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About the WorkIn 2011, Takashi Murakami debuted new paintings that were a tribute to Yves Klein, the late French artist who is considered a leading proponent of Nouveau réalisme and developer of the famous International Klein Blue (IKB). This deep blue color in “An Homage to IKB, 1957 D” was used liberally by Murakami in his flower and skull motifs for the show as well as one of the monochromatic works that were offered in this new body of work.
“I think that most people would agree that color is among the most important elements of my work and when we look back on the life of Yves Klein, the reason becomes clear. Color is much like the means of Japanese Zen Buddhism; it is a tool that can instantaneously guide people to a world outside themselves.” Murakami’s “An Homage to IKB, 1957 D” is an offset lithograph with a cold stamp.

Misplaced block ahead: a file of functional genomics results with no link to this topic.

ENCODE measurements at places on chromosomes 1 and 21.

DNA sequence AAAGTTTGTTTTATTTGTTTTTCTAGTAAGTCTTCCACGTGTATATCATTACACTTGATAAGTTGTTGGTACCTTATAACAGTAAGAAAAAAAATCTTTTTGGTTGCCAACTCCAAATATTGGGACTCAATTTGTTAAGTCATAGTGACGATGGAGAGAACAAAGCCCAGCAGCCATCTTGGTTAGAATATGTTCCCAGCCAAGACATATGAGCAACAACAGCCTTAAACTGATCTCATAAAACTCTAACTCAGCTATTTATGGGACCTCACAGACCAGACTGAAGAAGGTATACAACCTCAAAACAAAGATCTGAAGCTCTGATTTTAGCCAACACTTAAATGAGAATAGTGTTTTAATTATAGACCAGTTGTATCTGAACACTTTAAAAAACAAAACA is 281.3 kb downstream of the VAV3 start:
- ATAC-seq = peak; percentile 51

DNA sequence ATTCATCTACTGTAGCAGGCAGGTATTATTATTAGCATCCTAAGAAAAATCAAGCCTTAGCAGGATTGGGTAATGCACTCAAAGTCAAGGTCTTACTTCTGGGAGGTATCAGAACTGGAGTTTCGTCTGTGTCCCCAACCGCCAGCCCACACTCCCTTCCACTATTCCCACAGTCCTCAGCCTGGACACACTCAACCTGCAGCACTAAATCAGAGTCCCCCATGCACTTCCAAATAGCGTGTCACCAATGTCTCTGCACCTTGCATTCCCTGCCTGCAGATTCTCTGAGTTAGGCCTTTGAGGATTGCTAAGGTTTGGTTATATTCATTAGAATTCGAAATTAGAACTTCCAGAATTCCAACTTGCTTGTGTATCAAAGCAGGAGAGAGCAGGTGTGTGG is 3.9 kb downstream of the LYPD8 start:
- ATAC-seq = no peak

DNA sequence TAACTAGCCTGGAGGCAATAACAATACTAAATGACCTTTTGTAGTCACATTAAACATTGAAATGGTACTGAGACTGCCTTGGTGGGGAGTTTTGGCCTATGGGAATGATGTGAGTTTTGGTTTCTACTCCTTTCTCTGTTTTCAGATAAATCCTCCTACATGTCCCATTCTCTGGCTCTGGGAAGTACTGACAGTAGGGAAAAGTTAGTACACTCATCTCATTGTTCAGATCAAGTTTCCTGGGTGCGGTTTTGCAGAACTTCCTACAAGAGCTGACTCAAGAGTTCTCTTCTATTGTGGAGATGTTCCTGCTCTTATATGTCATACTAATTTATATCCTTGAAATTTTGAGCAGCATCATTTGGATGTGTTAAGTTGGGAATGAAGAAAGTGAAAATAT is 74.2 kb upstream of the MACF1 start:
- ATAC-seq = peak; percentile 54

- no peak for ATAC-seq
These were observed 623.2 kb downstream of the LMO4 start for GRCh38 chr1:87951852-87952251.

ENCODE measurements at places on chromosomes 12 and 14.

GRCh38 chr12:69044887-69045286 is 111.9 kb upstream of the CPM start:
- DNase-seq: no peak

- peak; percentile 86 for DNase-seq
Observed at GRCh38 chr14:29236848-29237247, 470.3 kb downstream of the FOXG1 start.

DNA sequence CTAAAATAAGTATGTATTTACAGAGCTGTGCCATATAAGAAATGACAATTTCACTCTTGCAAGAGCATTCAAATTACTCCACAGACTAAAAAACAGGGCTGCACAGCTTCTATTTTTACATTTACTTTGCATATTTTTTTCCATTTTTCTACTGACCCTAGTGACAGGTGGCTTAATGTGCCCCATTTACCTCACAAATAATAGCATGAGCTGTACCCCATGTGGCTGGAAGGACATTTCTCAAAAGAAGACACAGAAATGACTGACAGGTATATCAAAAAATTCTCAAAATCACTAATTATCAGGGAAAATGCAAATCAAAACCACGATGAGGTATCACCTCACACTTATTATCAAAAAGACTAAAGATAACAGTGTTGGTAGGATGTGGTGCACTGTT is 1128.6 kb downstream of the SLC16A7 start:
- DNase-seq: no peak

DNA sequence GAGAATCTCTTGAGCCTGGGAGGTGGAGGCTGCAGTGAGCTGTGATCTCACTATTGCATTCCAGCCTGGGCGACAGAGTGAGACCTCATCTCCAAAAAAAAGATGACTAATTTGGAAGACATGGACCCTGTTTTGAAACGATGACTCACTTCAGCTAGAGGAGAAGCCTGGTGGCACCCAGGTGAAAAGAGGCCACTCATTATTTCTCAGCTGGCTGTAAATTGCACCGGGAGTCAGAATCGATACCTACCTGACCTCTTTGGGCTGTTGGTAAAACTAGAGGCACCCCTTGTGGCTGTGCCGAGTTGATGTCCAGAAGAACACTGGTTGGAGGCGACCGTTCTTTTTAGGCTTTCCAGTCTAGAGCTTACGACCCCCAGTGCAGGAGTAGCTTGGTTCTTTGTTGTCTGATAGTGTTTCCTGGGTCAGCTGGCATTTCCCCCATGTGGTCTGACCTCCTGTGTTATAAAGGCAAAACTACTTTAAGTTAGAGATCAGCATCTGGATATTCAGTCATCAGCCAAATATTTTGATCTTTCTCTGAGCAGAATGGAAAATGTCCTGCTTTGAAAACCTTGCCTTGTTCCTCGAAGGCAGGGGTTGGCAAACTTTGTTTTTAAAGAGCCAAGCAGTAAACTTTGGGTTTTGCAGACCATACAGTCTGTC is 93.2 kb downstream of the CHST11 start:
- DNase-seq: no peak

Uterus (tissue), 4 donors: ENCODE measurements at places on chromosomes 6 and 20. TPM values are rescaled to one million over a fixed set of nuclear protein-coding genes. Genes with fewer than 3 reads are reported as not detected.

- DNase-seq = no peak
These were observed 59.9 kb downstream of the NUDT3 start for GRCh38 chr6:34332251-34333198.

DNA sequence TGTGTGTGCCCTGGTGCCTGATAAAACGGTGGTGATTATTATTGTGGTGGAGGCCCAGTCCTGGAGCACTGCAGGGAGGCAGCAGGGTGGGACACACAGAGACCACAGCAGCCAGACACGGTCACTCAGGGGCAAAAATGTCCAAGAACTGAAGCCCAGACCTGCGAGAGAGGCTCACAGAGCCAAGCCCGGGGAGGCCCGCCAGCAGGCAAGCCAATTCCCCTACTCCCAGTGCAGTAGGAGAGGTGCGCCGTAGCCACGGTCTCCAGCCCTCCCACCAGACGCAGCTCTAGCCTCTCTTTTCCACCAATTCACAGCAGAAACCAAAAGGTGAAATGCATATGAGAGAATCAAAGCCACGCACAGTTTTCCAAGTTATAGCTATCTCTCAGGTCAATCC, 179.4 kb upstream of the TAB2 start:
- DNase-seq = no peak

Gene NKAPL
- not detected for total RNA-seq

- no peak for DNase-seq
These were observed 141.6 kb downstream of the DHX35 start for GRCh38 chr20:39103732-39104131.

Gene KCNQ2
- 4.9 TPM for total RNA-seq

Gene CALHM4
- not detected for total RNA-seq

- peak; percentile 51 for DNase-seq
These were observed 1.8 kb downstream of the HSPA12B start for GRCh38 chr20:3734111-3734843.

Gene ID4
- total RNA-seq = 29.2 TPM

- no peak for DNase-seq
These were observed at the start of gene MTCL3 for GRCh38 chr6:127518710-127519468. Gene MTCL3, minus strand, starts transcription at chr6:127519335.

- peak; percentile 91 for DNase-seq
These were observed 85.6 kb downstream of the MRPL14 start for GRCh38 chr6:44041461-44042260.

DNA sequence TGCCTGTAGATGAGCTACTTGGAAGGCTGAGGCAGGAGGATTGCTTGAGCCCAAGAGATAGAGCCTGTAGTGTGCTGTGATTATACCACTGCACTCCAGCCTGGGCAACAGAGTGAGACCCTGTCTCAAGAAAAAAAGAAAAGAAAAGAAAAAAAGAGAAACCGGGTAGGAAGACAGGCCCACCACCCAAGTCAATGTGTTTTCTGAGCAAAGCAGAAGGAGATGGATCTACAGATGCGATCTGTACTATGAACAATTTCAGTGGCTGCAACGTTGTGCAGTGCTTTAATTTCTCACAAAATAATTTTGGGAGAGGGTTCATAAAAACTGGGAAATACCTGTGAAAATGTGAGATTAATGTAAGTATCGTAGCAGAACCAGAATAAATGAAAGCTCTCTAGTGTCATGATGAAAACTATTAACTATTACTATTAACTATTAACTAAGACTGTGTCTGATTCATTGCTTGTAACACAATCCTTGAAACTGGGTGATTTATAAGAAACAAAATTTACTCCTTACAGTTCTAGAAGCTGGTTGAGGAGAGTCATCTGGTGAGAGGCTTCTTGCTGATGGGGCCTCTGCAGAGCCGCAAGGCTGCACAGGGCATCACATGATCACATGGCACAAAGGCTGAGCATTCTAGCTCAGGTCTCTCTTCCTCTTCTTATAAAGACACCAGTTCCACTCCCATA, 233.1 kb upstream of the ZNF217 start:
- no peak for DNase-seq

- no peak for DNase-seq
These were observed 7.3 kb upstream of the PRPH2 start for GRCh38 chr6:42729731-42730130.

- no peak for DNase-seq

About the Artist
One of the most acclaimed artists to emerge from postwar Asia, Takashi Murakami—“the Warhol of Japan”—is known for his contemporary Pop synthesis of fine art and popular culture, particularly his use of a boldly graphic and colorful anime and manga cartoon style. Murakami became famous in the 1990s for his “Superflat” theory and for organizing the paradigmatic exhibition of that title, which linked the origins of contemporary Japanese visual culture to historical Japanese art. His output includes paintings, sculptures, drawings, animations, and collaborations with brands such as Louis Vuitton. “Japanese people accept that art and commerce will be blended; and in fact, they are surprised by the rigid and pretentious Western hierarchy of “high art’,” Murakami says. “In the West, it certainly is dangerous to blend the two because people will throw all sorts of stones. But that’s okay—I’m ready with my hard hat.”